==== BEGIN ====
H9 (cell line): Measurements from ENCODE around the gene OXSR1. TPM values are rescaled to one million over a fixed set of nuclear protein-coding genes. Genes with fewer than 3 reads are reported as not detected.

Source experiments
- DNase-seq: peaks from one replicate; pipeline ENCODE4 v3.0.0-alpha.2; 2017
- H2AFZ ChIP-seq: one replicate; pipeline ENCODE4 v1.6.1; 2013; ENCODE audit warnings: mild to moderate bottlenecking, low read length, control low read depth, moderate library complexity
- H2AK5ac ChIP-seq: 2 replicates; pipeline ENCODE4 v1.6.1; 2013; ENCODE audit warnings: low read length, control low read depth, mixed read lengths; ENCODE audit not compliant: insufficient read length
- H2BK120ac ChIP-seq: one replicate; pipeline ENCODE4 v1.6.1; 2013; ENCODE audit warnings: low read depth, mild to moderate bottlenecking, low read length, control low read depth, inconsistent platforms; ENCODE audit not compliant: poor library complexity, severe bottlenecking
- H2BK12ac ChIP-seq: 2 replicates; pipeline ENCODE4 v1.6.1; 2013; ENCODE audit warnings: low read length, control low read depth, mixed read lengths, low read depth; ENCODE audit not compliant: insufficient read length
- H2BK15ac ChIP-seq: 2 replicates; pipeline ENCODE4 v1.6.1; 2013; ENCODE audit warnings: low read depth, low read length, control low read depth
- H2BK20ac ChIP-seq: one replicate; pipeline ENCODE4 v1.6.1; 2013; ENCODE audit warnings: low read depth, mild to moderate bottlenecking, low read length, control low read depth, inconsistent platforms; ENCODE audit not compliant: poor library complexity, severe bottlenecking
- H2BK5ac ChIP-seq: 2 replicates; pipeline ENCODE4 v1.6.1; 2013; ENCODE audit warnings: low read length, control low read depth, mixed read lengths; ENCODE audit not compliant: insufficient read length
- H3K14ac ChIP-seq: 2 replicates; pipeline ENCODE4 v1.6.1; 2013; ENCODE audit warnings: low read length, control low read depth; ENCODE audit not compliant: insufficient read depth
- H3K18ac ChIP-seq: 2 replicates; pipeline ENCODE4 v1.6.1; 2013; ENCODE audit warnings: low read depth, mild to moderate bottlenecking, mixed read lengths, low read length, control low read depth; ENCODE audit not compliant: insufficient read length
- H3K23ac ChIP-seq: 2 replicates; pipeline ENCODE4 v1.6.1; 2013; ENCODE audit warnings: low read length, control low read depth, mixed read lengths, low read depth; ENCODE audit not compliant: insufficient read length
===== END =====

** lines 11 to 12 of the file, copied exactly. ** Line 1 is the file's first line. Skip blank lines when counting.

- H3K14ac ChIP-seq: 2 replicates; pipeline ENCODE4 v1.6.1; 2013; ENCODE audit warnings: low read length, control low read depth; ENCODE audit not compliant: insufficient read depth
- H3K18ac ChIP-seq: 2 replicates; pipeline ENCODE4 v1.6.1; 2013; ENCODE audit warnings: low read depth, mild to moderate bottlenecking, mixed read lengths, low read length, control low read depth; ENCODE audit not compliant: insufficient read length